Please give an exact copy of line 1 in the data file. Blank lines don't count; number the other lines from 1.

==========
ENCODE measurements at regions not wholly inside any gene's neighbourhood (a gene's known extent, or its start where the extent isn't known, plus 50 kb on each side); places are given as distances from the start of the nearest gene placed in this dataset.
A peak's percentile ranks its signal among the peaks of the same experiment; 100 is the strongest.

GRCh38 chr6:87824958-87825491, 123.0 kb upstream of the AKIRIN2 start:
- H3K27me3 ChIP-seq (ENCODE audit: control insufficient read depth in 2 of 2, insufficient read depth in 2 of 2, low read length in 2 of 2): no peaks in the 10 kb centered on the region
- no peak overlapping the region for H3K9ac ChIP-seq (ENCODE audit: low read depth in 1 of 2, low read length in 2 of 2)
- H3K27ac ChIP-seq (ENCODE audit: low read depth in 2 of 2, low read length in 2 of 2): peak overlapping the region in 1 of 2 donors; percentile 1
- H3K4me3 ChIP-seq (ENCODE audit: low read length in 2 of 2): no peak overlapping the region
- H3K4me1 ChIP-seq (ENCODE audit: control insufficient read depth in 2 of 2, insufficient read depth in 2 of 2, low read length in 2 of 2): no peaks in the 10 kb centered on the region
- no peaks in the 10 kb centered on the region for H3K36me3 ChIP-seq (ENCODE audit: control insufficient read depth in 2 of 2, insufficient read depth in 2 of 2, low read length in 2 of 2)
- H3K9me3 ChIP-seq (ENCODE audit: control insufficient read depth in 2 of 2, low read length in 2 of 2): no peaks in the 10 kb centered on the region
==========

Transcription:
ENCODE measurements at regions not wholly inside any gene's neighbourhood (a gene's known extent, or its start where the extent isn't known, plus 50 kb on each side); places are given as distances from the start of the nearest gene placed in this dataset.